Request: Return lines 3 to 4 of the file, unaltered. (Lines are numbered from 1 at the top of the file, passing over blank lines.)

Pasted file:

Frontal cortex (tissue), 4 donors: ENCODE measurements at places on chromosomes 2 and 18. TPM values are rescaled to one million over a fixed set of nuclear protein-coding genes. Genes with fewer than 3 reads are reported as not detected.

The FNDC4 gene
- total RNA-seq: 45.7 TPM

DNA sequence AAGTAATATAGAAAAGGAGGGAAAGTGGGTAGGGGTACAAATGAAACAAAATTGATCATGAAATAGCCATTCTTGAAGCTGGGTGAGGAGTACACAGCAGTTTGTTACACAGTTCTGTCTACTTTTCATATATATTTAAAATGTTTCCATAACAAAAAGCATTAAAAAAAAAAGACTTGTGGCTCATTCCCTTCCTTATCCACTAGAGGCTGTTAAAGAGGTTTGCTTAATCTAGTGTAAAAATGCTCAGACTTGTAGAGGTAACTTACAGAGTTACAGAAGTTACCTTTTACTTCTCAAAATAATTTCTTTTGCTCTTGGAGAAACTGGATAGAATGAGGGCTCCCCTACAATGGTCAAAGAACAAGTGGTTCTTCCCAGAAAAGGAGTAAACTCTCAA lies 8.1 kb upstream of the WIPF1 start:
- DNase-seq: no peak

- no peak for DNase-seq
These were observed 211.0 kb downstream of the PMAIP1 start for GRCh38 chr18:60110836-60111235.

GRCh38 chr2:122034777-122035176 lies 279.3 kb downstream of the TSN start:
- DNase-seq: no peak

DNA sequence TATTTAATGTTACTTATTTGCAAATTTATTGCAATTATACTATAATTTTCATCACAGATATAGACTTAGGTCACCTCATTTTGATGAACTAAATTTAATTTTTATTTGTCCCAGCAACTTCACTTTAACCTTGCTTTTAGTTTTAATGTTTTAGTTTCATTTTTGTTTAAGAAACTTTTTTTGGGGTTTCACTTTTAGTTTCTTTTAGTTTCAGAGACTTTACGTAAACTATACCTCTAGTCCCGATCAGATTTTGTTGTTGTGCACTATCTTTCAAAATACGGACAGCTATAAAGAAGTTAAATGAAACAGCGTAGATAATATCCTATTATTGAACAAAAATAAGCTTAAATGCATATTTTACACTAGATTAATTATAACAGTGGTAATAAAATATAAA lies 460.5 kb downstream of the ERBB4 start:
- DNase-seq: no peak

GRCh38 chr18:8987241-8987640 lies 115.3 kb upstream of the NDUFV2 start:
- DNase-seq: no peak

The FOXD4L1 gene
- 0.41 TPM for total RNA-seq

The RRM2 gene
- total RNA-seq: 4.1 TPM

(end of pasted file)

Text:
- total RNA-seq: 45.7 TPM

DNA sequence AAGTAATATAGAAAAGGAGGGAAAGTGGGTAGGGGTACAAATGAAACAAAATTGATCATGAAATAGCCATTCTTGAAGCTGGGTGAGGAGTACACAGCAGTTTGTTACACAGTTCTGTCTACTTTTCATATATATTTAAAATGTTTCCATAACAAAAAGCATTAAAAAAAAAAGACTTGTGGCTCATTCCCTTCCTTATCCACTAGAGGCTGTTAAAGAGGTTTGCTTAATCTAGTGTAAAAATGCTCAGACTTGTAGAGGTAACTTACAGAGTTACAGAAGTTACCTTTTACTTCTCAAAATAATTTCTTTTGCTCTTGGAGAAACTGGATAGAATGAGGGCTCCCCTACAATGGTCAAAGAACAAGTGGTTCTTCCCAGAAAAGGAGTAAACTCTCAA lies 8.1 kb upstream of the WIPF1 start: